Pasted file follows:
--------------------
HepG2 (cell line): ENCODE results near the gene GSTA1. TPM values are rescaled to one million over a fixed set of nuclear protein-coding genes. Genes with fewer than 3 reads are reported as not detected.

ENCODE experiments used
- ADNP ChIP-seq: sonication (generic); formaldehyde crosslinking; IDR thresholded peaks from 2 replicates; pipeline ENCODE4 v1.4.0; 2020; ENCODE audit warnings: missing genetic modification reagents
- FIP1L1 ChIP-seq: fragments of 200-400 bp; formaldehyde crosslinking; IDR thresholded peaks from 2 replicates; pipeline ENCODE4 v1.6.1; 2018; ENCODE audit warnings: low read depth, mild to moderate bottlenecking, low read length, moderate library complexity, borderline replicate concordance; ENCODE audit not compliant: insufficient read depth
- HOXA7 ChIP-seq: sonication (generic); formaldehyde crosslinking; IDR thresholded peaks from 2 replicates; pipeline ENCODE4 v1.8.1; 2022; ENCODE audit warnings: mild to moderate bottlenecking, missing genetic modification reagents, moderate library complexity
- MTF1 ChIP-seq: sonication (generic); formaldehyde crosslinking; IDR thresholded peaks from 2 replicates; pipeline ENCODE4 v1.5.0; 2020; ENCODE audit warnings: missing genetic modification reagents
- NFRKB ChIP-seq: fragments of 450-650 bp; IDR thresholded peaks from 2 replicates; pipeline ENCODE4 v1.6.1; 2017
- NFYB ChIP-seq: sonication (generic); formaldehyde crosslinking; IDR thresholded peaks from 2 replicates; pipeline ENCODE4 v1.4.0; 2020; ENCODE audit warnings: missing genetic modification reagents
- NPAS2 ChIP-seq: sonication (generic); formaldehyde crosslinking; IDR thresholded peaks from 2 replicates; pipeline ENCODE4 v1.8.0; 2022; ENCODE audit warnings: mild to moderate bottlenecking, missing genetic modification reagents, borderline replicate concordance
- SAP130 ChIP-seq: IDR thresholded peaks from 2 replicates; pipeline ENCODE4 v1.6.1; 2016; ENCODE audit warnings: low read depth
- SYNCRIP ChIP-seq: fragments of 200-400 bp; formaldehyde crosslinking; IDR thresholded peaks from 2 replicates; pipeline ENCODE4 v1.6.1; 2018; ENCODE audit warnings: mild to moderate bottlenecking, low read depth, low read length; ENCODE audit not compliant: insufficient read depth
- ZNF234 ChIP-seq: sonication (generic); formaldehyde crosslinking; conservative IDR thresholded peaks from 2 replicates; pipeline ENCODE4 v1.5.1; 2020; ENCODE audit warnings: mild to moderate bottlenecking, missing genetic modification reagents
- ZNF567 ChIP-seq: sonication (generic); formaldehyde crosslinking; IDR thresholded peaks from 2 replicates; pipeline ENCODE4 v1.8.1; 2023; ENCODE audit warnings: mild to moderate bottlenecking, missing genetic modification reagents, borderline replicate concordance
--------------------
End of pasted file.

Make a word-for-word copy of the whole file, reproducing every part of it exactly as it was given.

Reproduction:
HepG2 (cell line): ENCODE results near the gene GSTA1. TPM values are rescaled to one million over a fixed set of nuclear protein-coding genes. Genes with fewer than 3 reads are reported as not detected.

ENCODE experiments used
- ADNP ChIP-seq: sonication (generic); formaldehyde crosslinking; IDR thresholded peaks from 2 replicates; pipeline ENCODE4 v1.4.0; 2020; ENCODE audit warnings: missing genetic modification reagents
- FIP1L1 ChIP-seq: fragments of 200-400 bp; formaldehyde crosslinking; IDR thresholded peaks from 2 replicates; pipeline ENCODE4 v1.6.1; 2018; ENCODE audit warnings: low read depth, mild to moderate bottlenecking, low read length, moderate library complexity, borderline replicate concordance; ENCODE audit not compliant: insufficient read depth
- HOXA7 ChIP-seq: sonication (generic); formaldehyde crosslinking; IDR thresholded peaks from 2 replicates; pipeline ENCODE4 v1.8.1; 2022; ENCODE audit warnings: mild to moderate bottlenecking, missing genetic modification reagents, moderate library complexity
- MTF1 ChIP-seq: sonication (generic); formaldehyde crosslinking; IDR thresholded peaks from 2 replicates; pipeline ENCODE4 v1.5.0; 2020; ENCODE audit warnings: missing genetic modification reagents
- NFRKB ChIP-seq: fragments of 450-650 bp; IDR thresholded peaks from 2 replicates; pipeline ENCODE4 v1.6.1; 2017
- NFYB ChIP-seq: sonication (generic); formaldehyde crosslinking; IDR thresholded peaks from 2 replicates; pipeline ENCODE4 v1.4.0; 2020; ENCODE audit warnings: missing genetic modification reagents
- NPAS2 ChIP-seq: sonication (generic); formaldehyde crosslinking; IDR thresholded peaks from 2 replicates; pipeline ENCODE4 v1.8.0; 2022; ENCODE audit warnings: mild to moderate bottlenecking, missing genetic modification reagents, borderline replicate concordance
- SAP130 ChIP-seq: IDR thresholded peaks from 2 replicates; pipeline ENCODE4 v1.6.1; 2016; ENCODE audit warnings: low read depth
- SYNCRIP ChIP-seq: fragments of 200-400 bp; formaldehyde crosslinking; IDR thresholded peaks from 2 replicates; pipeline ENCODE4 v1.6.1; 2018; ENCODE audit warnings: mild to moderate bottlenecking, low read depth, low read length; ENCODE audit not compliant: insufficient read depth
- ZNF234 ChIP-seq: sonication (generic); formaldehyde crosslinking; conservative IDR thresholded peaks from 2 replicates; pipeline ENCODE4 v1.5.1; 2020; ENCODE audit warnings: mild to moderate bottlenecking, missing genetic modification reagents
- ZNF567 ChIP-seq: sonication (generic); formaldehyde crosslinking; IDR thresholded peaks from 2 replicates; pipeline ENCODE4 v1.8.1; 2023; ENCODE audit warnings: mild to moderate bottlenecking, missing genetic modification reagents, borderline replicate concordance